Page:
Monthly Archives: December 2018

Good News Friday: A 9-year-old convinces his town to overturn a law banning snowball fights. Paralyzed musicians do a concert using just their brainwaves. And a high school basketball coach in Chicago suffers tragedy, then inspires

Happy Friday, people of the Internet, and thank you for spending a few minutes of your day here in my happy place, my little corner of the Web. Seriously, thanks for stopping by.

Lots of good news to choose from this week, but I have to start with this hilarious/fabulous piece of news from Colorado, where a 9-year-old boy convinced his local town government to allow snowball fights.

Apparently in Severance, Colo., there’s been a law on the books for 100 years that snowball fights are illegal. According to this story on, “the small town of Severance averages 43 inches of snow per year, but for the past 100 years, throwing snowballs within city limits has been illegal. Packed balls of snow fell under the town’s definition of “missiles,” and a town ordinance prohibited the throwing of stones or missiles at people, animals, buildings, trees, or other property.  (OK seriously a packed snowball is a “missile???” Come on people. I’ve thrown a bunch of snowballs in my life and had just as many pegged at me, and never in a million years could one describe a snowball as “a missile.”)

Nine-year-old Dane Best wanted to have fun with his friends when it snowed, so he asked the town council to change the law.

Best and his classmates wrote letters encouraging officials to overturn the law. Then Best made his case in front of the council using logic and common sense.

“The children of Severance want the opportunity to have a snowball fight like the rest of the world,” he told the lawmakers. “The law was created many years ago. Today’s kids need a reason to play outside.”

Awesome. For his efforts, Best was given the chance to throw the first legal snowball in town.

Way to go, Dane!

**Next up today, this is pretty amazing. Check out this performance put on by paralyzed musicians, using only their brainwaves.

This is how it worked, in a joint effort from Plymouth University’s Interdisciplinary Centre for Computer Music Research and the Royal Hospital for Neuro-disability in London.

First, researchers put stretchy, cap-like devices that can read brainwaves on the musician’s heads. Then, during the performance, a computer screen presented the four musicians with selections of short different musical phrases. The musicians could choose what phrase they wanted by simply looking at it. The caps then picked up these brainwaves and sent the information to four other, nearby musicians who played the music for them (so, technically, maybe this would be an octet).

This was the result, pretty spectacular.


**Finally today, spend a few minutes feeling good about humanity by watching this story about Chicago basketball coach Shawn Harrington, who was accidentally shot and paralyzed a few years ago and instead of allowing that tragedy to change the trajectory of his life for the bad, he has become an inspiring figure to all he comes into contact with.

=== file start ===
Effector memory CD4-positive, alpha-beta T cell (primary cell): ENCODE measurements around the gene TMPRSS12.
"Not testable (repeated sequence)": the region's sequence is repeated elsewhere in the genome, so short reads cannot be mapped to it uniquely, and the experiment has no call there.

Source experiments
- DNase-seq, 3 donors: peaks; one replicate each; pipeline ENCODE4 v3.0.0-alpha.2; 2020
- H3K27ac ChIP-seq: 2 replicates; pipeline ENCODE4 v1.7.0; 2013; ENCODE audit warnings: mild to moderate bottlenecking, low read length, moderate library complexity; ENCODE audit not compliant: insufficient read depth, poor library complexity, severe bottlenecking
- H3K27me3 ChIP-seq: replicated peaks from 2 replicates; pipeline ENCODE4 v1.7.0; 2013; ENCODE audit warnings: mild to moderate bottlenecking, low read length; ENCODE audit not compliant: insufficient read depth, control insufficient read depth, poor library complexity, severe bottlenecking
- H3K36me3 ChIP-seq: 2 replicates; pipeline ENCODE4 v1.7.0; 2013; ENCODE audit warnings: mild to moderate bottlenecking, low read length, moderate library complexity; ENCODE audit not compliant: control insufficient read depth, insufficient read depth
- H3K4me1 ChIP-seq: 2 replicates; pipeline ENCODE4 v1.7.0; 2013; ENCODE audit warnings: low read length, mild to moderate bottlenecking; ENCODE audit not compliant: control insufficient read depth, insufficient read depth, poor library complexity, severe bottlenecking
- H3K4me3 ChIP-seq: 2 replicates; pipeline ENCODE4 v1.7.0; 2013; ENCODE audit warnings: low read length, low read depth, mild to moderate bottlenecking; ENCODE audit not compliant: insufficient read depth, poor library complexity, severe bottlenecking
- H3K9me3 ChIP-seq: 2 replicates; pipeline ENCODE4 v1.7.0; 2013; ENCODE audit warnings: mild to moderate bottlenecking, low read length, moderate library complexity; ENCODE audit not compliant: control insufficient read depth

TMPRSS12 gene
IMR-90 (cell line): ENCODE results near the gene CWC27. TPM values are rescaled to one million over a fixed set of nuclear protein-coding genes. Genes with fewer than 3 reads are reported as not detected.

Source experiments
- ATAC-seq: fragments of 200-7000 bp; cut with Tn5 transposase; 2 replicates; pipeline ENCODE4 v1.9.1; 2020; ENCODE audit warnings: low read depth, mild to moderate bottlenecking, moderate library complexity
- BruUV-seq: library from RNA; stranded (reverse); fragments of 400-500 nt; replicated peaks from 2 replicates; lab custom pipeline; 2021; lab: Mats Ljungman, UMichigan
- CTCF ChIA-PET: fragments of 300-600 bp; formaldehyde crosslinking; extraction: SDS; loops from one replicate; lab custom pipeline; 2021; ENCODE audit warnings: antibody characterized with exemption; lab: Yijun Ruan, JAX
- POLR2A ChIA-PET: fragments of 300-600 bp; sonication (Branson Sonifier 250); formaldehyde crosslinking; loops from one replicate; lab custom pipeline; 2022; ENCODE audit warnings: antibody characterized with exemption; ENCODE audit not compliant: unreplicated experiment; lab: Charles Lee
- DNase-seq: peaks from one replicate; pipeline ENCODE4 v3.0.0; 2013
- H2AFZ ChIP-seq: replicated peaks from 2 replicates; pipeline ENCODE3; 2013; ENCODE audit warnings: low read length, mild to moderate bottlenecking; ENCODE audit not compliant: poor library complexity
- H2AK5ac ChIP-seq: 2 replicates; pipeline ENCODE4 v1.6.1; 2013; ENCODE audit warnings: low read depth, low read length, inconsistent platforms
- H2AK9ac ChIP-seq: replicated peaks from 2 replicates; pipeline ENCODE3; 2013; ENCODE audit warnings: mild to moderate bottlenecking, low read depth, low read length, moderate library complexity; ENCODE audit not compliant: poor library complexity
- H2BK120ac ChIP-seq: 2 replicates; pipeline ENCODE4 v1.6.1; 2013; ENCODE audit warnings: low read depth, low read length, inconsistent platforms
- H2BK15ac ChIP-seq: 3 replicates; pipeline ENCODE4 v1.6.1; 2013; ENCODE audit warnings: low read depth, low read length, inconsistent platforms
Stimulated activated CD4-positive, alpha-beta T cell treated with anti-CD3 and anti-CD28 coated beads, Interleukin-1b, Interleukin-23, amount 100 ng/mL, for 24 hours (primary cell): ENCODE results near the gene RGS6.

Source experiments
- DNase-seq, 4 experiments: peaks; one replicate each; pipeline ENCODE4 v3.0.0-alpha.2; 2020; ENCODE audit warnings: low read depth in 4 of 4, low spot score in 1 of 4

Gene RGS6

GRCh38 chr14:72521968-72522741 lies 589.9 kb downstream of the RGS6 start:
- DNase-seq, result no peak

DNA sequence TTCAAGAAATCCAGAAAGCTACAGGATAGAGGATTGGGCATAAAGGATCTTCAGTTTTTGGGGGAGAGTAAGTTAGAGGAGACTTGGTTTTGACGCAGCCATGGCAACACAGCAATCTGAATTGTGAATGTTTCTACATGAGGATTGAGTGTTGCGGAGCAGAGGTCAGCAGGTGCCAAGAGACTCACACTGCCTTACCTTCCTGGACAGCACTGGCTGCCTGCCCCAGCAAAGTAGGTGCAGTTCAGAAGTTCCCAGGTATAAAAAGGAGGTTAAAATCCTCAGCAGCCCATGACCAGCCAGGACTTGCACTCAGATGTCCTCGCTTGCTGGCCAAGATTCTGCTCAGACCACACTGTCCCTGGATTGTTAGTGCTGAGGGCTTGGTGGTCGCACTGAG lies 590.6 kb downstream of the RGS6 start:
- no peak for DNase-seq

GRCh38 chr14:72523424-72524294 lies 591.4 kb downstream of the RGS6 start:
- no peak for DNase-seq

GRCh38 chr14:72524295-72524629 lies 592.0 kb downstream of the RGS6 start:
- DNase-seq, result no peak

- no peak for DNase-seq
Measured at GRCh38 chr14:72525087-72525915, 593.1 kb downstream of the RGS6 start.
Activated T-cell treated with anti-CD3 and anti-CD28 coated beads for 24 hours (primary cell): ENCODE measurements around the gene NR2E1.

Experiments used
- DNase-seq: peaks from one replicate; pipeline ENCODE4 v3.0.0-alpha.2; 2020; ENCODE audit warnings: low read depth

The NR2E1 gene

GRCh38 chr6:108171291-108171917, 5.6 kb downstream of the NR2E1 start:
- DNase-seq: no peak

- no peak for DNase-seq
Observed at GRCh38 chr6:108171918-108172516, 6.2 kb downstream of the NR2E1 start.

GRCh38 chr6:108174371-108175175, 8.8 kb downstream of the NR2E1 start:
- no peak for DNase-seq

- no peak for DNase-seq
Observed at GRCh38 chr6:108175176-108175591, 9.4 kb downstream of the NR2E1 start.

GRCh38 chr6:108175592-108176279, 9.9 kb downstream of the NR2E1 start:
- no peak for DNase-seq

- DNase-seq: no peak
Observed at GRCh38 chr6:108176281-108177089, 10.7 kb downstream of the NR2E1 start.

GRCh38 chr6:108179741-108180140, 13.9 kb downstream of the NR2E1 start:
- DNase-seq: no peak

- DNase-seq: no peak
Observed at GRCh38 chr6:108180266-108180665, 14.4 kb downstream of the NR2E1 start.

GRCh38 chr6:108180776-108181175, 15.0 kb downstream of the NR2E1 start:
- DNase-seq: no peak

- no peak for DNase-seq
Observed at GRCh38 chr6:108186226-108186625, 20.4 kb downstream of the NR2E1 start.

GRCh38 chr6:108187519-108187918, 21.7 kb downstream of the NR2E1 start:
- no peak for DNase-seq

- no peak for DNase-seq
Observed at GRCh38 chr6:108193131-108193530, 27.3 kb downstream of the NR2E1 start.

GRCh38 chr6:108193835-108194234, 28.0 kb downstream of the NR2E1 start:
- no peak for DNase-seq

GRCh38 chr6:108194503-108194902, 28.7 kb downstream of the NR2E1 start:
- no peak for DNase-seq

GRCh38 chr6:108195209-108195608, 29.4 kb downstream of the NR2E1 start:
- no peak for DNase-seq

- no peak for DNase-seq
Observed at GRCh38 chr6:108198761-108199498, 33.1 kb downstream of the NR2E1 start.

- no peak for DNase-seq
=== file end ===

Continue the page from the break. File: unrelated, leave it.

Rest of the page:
What a great, great guy, with a fantastic attitude.

Remembering George H.W. Bush, a flawed but decent man who looks so much better in hindsight. Some Adam Sandler for your Hanukkah celebration. And in South Korea, paying money to go to jail for some peace and quiet

Like I’m sure a lot of you have, I’ve spent part of the last few days thinking about the complicated legacy of George H.W. Bush, who lived a hell of a life, all the way to 94, before dying last Friday.

Today is his funeral, and since our current President has declared it a national day of mourning, almost all federal employees have the day off, there’s no U.S. mail service, and even the stock market will be closed, which almost never happens.

As such, seems like a good time to write a little bit about the 41st President. As usual, I have many thoughts about a man who sure does look better in hindsight, but that shouldn’t obscure that he did quite a few good and quite a few bad things in his career.

Couple major points I have been mulling:

— First, the man’s resume was impeccable. To be a military hero, go into the CIA, serve in Congress, then be a Vice-President, and win the White House in 1988 when he trailed by double-digits in the polls in August was a hell of an accomplishment. Then, after losing to Bill Clinton in 1992, served out the rest of his life jumping out of airplanes (even up to age 90) and serving as an elder statesman, developing friendships with Clinton and Barack Obama. You can say lots of things about Bush, but he did not get cheated in life.

— OK, so here are a few things I must praise him for: Helped end the Cold War, without actual bloodshed. Drove Saddam Hussein out of Kuwait. Almost always acted decently and humanely in public. Resisted, at least a little bit, the powerful forces of the Religious Right and the loony wing of the Republican party, which wasn’t quite as insane as it is in 2018 but was certainly getting there.

— And a few things that he did that absolutely must be part of his legacy, even as so many this week have tried to make him into a saint: Helped wreck the American economy in the 1980s and early 1990s, leading to a huge recession. Helped craft and signed many discriminatory policies in education and housing that punished poor people and minorities.  Ran a disgusting, racist ad against Michael Dukakis in ’88 that had a big part in Bush’s win. Foisted Clarence Thomas on us. Foisted his own son George W. upon the world, who went on to do great damage to America.

— And oh yeah, might have (OK, probably did) participate or at least know about a massive scandal that involved selling arms to Iran in exchange for the release of the American hostages in 1980. Then as President pardoned anyone who may have connected Bush to the issue.

— Still, in hindsight, isn’t it amazing how far the Republican party has fallen, from Bush to now? George W. and Dick Cheney brought torturing our enemies, and scaring the hell out of Americans to believe that “foreign” almost always meant evil,” to a new, frightening level. And how we have this fraud in the Oval Office, who did nothing to earn the office but promise people everything with the lies a huckster always tells.

— In the end, I don’t think George H. W. Bush was a terrible President, nor a terrible man. He wasn’t our worst Chief Executive, nor was he our best. He lived life to the fullest and took advantage of the breaks given to him at birth, as a wealthy white man, to reach the pinnacle of American achievement.

A couple of tributes/critiques I read this week that I thought were worth sharing. First, the great Charlie Pierce, as usual, punctures the “hero worship” around Bush’s death with this column looking at him evenly.